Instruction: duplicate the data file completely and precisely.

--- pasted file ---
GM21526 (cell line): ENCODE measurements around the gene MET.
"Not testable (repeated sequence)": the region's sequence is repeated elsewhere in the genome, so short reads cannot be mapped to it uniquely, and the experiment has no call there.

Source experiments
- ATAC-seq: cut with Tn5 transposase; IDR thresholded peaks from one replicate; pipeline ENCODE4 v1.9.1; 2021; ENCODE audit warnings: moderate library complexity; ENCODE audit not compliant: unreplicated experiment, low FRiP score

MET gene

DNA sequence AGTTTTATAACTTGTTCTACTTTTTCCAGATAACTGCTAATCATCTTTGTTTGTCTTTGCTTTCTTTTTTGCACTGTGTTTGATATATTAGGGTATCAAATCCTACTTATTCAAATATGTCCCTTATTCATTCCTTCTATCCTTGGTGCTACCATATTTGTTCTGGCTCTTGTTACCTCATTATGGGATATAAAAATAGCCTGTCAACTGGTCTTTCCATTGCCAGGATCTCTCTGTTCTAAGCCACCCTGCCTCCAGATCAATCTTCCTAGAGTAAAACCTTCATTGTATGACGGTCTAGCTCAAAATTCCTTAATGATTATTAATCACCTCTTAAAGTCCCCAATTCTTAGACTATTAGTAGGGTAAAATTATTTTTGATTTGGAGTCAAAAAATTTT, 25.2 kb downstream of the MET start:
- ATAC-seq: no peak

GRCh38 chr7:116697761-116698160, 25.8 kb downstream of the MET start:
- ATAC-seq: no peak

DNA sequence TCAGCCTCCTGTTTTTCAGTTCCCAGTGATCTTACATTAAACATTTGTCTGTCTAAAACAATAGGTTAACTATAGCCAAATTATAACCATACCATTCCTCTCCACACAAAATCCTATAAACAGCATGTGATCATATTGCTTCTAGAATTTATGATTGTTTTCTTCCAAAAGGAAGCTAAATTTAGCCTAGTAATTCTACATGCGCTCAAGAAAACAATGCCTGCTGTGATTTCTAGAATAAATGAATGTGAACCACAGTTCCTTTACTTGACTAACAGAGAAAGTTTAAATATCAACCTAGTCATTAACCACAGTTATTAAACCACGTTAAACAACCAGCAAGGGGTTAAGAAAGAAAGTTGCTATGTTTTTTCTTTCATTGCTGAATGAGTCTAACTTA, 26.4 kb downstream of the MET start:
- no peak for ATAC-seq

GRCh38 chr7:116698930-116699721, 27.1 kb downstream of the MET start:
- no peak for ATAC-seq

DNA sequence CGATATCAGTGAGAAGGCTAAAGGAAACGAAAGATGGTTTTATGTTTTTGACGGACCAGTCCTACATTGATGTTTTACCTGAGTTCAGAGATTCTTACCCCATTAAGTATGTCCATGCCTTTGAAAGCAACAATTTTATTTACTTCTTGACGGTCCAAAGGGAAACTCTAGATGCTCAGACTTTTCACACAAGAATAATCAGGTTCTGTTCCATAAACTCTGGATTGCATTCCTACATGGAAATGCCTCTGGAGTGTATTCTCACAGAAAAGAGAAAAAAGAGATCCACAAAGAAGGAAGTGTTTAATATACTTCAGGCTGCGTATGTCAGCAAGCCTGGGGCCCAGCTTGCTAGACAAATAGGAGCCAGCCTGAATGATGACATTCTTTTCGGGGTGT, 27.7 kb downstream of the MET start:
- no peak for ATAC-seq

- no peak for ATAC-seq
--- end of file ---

GM21526 (cell line): ENCODE measurements around the gene MET.
"Not testable (repeated sequence)": the region's sequence is repeated elsewhere in the genome, so short reads cannot be mapped to it uniquely, and the experiment has no call there.

Source experiments
- ATAC-seq: cut with Tn5 transposase; IDR thresholded peaks from one replicate; pipeline ENCODE4 v1.9.1; 2021; ENCODE audit warnings: moderate library complexity; ENCODE audit not compliant: unreplicated experiment, low FRiP score

MET gene

DNA sequence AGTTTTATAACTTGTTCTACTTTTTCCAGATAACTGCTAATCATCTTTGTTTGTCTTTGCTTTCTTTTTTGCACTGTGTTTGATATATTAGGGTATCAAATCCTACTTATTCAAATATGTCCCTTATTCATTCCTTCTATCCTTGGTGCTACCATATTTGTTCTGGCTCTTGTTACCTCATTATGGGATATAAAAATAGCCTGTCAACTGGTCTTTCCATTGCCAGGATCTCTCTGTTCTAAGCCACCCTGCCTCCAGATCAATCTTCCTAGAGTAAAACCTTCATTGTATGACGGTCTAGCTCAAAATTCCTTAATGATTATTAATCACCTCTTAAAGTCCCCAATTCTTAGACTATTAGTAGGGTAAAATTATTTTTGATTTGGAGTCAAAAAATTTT, 25.2 kb downstream of the MET start:
- ATAC-seq: no peak

GRCh38 chr7:116697761-116698160, 25.8 kb downstream of the MET start:
- ATAC-seq: no peak

DNA sequence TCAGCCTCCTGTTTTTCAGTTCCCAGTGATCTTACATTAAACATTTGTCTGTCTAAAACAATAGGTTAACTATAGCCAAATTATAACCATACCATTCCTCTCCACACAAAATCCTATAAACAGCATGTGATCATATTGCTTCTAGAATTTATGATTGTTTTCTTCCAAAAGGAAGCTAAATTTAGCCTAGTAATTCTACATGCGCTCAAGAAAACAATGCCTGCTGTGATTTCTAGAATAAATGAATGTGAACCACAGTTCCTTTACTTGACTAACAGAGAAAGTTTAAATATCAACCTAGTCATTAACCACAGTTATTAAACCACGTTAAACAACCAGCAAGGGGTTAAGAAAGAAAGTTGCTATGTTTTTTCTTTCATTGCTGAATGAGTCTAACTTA, 26.4 kb downstream of the MET start:
- no peak for ATAC-seq

GRCh38 chr7:116698930-116699721, 27.1 kb downstream of the MET start:
- no peak for ATAC-seq

DNA sequence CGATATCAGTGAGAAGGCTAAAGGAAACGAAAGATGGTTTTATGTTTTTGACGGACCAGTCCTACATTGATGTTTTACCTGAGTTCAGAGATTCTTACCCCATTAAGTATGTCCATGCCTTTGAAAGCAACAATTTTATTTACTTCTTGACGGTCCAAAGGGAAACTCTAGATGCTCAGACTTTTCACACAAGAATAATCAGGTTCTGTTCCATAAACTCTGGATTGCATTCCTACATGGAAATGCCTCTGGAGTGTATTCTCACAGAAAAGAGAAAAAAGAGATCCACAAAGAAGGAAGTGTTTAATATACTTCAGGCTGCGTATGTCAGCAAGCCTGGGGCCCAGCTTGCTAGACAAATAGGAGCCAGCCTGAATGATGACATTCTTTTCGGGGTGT, 27.7 kb downstream of the MET start:
- no peak for ATAC-seq

- no peak for ATAC-seq